As you may have heard—or felt—there is much grumbling about President Obama and some of his policies on the left, from civil liberties concerns to opposition to drone strikes which kill civilians, and more. Most progressives probably still intend to vote for the president in November, although “intend” may be the key word: Will they actually get to the polls or lack the motivation to make the trip?
Others may step into the voting booth and ticket the Green Party candidate, Jill Stein, or even the libertarian, Gary Johnson, or others on the ballot in their states.
But now a group of progressives has proposed a clear guideline for wavering progs: Swallow your complaints and vote for Obama—if you live in one of the “battleground” states where the race is very close. If you live in one of the many no-contest states (from New York to Texas), then cast some sort of protest vote for one of the small-party liberal candidates.
This, of course, is only viable thanks to our ridiculous and undemocratic Electoral College system. It is not at all unlikely that Obama will lose the popular vote but still win re-election.
A national group called Roots Action has come up with the explicit call  aimed at progressives, who may be very critical of Obama, on what they should do on Election Day this year. Noam Chomsky, among others, backs this move. Progressives such as Jim Hightower, Barbara Ehrenreich, Cornel West and Glenn Greenwald have backed RootsAction in the past.
My pal Dan Ellsberg writes about the new vote plan here . He feels “rage” toward Obama but says Romney must be stopped. However, they are not repeating the rather widespread effort in 2000, when groups arranged “trades”—a voter in a swing state would promise to vote for Gore if a voter in safe state (for Gore) vowed to voted for Nader.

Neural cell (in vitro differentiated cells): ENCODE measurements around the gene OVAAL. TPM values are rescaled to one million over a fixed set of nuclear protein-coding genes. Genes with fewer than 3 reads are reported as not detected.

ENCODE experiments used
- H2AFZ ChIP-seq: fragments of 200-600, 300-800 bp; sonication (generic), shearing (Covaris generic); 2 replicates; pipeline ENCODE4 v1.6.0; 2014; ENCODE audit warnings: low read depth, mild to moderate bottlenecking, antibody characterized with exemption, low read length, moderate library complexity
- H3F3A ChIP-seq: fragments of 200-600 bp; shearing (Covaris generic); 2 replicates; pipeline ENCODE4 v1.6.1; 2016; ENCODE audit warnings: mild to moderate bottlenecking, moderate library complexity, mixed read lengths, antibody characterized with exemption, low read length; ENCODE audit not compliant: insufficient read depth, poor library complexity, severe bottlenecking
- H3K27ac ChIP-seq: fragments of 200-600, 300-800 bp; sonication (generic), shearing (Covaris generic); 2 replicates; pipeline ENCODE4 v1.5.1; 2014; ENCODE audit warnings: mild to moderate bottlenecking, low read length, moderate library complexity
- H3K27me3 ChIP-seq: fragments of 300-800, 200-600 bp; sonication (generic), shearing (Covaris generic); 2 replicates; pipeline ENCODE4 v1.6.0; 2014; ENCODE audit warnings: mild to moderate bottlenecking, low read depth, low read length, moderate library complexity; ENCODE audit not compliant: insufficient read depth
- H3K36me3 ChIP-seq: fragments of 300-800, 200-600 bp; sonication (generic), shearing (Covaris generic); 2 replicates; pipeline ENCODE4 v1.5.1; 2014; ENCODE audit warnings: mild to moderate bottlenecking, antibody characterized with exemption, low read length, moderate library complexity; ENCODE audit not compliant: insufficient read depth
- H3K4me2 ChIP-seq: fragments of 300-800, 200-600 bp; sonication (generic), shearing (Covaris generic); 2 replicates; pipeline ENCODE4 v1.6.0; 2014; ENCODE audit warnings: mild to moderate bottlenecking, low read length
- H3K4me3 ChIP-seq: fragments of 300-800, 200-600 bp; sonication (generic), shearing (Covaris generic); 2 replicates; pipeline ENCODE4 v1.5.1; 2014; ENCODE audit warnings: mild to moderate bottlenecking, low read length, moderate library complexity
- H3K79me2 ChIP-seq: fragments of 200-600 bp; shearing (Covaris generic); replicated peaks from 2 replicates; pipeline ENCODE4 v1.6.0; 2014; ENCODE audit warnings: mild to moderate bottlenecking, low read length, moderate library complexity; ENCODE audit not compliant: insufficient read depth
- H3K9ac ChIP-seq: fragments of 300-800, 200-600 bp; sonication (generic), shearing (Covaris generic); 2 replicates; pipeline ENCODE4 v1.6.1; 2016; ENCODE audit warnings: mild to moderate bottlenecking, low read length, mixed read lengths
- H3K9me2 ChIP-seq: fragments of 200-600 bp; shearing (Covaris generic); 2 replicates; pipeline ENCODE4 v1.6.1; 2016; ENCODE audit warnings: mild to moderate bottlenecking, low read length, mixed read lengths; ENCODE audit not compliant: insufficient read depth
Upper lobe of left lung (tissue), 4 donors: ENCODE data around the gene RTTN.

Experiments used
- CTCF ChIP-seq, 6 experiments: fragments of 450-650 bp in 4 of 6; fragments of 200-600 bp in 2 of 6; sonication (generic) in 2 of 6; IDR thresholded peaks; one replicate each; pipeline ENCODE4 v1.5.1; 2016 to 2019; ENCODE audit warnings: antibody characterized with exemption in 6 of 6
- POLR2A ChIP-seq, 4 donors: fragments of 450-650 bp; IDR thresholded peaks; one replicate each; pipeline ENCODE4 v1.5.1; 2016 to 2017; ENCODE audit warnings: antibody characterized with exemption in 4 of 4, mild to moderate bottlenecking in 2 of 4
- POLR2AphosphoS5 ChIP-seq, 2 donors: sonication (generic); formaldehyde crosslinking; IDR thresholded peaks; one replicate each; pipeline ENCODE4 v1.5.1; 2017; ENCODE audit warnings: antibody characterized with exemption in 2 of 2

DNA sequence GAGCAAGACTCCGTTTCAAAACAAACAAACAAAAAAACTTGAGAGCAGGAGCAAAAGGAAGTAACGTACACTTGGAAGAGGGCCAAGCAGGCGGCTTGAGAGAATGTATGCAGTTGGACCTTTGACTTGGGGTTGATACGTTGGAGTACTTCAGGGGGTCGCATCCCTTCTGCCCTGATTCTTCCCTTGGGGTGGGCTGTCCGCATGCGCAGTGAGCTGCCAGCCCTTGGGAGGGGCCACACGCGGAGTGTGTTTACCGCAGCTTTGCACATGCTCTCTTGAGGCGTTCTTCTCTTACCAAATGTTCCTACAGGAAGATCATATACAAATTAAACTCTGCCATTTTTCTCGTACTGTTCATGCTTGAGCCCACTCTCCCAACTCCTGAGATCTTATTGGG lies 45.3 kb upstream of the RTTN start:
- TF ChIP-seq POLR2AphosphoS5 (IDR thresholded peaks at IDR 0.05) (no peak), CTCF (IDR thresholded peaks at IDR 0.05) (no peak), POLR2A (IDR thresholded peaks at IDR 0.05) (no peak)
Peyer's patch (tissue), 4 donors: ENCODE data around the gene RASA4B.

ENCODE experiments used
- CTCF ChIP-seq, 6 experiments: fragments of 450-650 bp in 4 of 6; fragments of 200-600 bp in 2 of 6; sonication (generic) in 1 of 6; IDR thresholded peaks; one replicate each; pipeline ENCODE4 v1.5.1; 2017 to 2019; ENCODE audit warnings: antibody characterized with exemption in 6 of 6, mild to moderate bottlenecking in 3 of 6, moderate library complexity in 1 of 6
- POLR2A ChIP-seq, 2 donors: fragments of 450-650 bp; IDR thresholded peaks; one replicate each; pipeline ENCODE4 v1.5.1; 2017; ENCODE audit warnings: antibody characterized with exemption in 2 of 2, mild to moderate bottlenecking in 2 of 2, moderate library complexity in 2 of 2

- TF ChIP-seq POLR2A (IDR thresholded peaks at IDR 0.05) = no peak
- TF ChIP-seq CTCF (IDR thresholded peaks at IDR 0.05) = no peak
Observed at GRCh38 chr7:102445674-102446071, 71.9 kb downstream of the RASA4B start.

Here’s an excerpt from the Ellsberg call, after he details his anger at Obama over various actions or inactions:
But rage is not generally conducive to clear thinking. And it often gets worked out against innocent victims, as would be the case here domestically, if refusals to vote for him resulted in Romney’s taking key battleground states that decide the outcome of this election.
To punish Obama in this particular way, on Election Day—by depriving him of votes in swing states and hence of office in favor of Romney and Ryan—would punish most of all the poor and marginal in society, and workers and middle class as well: not only in the U.S. but worldwide in terms of the economy (I believe the Republicans could still convert this recession to a Great Depression), the environment and climate change. It could well lead to war with Iran (which Obama has been creditably resisting, against pressure from within his own party). And it would spell, via Supreme Court appointments, the end of Roe v. Wade and of the occasional five to four decisions in favor of the Constitution and Bill of Rights.
The reelection of Barack Obama, in itself, is not going to bring serious progressive change, end militarism and empire, or restore the Constitution and the rule of law. That’s for us and the rest of the people to bring about after this election and in the rest of our lives—through organizing, building movements and agitating.